European Parliament votes against three-strikes

(via Philippe Aigrain) There has been a bit of an overload on the three-strikes proposals these last few weeks, but I think that this is really important. The European Parliament voted last Wednesday on report A6-0063/2008 on Cultural industries in Europe. The report originally looked the the average pro-copyright industry document, although it stated that “criminalising consumers not seeking to make a profit is not the right solution to combating digital piracy.”

Interestingly, the document’s rapporteur Guy Bono has clearly been following the debate on the three-strikes proposal. Much like yours truly, he recognises that cutting-off internet service to an infringer is a disproportionate response in the digital age. He commented that:

“On this subject, I am firmly opposed to the position of some Member States, whose repressive measures are dictated by industries that have been unable to change their business model to face necessities imposed by the information society. The cut of Internet access is a disproportionate measure regarding the objectives. It is a sanction with powerful effects, which could have profound repercussions in a society where access to the Internet is an imperative right for social inclusion.”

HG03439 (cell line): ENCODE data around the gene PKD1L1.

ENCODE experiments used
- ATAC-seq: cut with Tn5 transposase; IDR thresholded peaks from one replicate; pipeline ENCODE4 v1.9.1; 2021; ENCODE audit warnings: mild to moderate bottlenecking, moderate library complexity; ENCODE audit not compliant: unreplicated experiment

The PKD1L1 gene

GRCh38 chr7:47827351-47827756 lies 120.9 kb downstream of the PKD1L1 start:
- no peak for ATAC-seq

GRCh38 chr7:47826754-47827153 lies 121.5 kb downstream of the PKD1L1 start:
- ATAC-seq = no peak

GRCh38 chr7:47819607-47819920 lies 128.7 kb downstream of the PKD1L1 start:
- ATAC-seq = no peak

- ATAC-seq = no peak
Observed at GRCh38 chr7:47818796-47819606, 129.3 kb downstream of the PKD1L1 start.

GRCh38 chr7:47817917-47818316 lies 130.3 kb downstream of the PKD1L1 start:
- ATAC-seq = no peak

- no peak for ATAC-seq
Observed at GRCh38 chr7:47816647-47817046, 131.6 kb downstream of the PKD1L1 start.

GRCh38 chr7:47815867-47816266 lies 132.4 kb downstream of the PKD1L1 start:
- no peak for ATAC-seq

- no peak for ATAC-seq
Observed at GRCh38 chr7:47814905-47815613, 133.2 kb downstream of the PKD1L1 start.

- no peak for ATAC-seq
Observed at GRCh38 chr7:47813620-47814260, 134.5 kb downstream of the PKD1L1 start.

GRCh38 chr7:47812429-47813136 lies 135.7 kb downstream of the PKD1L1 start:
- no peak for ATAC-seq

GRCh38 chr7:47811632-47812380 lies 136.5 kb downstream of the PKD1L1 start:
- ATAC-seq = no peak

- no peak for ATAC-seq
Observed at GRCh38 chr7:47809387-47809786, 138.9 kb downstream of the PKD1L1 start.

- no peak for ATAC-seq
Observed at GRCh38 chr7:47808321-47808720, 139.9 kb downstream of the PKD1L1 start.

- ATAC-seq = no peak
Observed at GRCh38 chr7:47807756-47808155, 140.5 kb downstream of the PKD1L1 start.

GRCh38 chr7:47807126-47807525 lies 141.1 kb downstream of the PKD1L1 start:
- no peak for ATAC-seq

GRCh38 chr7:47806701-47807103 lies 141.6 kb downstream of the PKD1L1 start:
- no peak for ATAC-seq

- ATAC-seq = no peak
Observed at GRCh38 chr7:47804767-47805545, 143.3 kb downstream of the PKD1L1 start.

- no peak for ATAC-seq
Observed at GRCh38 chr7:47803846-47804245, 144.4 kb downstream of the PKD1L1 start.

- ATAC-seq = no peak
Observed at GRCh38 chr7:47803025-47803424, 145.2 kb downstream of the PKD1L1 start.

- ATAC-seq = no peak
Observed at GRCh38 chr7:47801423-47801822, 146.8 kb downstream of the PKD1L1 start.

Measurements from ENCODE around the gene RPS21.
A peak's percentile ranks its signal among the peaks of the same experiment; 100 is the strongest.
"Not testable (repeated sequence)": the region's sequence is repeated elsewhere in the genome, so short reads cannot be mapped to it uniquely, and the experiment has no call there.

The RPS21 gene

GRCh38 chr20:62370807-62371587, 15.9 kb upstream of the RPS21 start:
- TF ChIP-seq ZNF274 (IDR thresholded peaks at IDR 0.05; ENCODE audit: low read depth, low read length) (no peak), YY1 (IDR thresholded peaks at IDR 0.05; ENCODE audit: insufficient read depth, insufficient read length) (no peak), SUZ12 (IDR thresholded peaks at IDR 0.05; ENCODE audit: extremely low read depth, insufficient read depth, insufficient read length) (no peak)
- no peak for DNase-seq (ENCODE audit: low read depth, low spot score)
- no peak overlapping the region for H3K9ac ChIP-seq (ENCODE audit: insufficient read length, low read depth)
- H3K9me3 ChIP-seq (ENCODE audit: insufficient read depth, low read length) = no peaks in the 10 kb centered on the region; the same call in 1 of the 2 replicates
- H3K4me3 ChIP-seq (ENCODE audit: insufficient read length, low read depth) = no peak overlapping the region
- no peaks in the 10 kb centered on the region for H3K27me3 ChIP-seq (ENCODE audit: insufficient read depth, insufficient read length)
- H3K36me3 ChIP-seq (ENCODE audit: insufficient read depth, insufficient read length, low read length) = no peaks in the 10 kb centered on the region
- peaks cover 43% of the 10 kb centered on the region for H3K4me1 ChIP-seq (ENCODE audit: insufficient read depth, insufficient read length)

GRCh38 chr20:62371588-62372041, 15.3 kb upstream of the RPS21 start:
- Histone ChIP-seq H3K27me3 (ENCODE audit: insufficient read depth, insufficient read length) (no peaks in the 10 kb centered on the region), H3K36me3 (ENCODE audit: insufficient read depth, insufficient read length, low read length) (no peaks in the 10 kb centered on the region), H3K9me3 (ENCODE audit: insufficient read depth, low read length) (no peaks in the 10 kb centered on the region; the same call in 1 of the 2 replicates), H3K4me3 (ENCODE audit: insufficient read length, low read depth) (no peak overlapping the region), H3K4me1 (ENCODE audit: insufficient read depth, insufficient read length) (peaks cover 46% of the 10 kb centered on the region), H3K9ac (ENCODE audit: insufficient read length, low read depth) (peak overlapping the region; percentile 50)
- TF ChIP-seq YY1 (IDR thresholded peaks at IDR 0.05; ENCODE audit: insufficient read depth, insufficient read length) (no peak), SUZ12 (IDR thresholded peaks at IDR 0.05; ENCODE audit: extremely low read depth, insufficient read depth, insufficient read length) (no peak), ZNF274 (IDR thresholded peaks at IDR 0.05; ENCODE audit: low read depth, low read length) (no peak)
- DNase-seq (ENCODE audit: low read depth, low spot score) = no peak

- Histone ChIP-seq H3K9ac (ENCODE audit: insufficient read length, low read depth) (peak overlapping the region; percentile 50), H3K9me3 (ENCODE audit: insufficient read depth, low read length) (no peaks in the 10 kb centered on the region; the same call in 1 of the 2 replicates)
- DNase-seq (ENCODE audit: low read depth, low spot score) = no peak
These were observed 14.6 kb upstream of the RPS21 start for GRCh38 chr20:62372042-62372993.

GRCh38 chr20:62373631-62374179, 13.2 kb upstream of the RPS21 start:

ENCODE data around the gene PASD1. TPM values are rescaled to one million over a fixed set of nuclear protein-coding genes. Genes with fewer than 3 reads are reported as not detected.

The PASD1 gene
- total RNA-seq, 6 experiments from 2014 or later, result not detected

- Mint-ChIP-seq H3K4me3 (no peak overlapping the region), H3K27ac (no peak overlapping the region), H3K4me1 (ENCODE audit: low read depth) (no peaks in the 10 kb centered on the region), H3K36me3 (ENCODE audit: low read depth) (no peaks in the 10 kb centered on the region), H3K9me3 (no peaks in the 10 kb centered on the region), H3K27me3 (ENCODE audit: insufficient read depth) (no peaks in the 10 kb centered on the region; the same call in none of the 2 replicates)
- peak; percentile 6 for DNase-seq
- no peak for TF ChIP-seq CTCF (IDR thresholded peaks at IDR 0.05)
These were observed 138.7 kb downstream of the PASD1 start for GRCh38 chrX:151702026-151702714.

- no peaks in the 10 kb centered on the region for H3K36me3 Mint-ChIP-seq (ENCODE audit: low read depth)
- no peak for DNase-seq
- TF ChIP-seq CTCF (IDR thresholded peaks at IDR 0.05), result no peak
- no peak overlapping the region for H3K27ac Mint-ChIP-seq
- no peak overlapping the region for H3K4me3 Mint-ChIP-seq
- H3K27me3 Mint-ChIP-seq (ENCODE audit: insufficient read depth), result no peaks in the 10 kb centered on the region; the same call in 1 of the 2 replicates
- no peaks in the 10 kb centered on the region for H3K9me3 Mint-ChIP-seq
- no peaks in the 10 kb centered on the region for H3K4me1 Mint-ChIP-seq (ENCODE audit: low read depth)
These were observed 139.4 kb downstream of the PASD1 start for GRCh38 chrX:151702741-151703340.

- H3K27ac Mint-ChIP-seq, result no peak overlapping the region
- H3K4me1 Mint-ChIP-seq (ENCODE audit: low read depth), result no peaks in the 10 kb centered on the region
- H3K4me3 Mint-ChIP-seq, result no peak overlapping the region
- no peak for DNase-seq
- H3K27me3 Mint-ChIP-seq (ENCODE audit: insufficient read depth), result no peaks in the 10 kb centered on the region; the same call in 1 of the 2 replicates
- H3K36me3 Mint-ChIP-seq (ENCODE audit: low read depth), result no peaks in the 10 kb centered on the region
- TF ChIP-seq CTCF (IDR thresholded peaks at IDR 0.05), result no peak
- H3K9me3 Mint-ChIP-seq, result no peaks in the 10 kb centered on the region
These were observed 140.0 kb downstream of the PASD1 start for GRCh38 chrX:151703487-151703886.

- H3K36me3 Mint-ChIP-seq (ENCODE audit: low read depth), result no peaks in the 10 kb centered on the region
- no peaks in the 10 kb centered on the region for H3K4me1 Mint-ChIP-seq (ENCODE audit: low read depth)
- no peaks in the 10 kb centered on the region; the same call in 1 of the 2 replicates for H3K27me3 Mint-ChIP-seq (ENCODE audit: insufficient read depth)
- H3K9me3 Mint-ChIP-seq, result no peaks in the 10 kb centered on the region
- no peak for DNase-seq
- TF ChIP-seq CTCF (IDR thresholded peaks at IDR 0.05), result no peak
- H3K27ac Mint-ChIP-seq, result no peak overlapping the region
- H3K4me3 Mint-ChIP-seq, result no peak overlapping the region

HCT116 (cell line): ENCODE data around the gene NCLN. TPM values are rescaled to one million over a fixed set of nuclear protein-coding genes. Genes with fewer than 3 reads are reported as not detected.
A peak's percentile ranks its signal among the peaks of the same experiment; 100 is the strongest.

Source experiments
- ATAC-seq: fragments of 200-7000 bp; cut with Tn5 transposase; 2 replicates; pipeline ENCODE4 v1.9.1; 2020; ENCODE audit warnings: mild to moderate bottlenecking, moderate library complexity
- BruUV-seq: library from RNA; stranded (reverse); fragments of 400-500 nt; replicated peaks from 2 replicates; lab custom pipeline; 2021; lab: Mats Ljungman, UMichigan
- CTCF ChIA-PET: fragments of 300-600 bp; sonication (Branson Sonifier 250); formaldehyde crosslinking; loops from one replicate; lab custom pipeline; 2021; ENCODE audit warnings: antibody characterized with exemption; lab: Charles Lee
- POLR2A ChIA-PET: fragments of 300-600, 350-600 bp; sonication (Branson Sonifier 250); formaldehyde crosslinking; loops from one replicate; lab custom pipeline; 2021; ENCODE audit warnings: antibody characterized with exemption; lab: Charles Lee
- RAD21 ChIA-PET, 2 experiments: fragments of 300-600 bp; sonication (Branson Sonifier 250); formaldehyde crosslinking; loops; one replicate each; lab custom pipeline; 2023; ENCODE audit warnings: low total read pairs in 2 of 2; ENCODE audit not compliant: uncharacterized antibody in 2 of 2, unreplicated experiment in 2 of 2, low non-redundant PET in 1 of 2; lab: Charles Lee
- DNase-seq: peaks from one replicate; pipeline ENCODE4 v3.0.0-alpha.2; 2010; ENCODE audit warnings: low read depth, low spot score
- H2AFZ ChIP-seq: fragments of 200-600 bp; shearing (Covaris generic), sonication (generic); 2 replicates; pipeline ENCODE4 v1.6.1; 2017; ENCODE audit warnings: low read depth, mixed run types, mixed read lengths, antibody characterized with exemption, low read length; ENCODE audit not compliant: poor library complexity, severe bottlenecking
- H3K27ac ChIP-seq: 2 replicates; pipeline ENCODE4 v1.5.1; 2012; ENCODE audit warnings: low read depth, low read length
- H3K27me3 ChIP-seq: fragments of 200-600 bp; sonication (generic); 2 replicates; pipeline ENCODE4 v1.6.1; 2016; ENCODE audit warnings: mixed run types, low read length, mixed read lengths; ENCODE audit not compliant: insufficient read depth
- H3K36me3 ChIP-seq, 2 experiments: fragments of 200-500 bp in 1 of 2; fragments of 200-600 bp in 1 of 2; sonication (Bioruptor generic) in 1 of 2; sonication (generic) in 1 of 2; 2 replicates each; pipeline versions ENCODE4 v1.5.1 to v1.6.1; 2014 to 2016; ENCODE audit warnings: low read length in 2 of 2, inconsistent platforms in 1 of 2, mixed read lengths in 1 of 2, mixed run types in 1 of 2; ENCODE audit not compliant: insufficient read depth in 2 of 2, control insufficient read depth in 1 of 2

Excellent point. The parliament agreed, and adopted the inclusion of the following paragraph to the report:

“Calls on the Commission and the Member States to recognise that the Internet is a vast platform for cultural expression, access to knowledge, and democratic participation in European creativity, bringing generations together through the information society; calls on the Commission and the Member States, therefore, to avoid adopting measures conflicting with civil liberties and human rights and with the principles of proportionality, effectiveness and dissuasiveness, such as the interruption of Internet access.”

I believe that this may prove to be the tipping point against the ludicrous three-strike policy. ISPs are clearly uneasy about becoming enforcers (and they should). Everyone with more than two functioning neurons has been able to recognise that the proposal is unworkable. Now the European Parliament has thrown its weight against the policy. One hopes that this may prove to be the death of this proposal.

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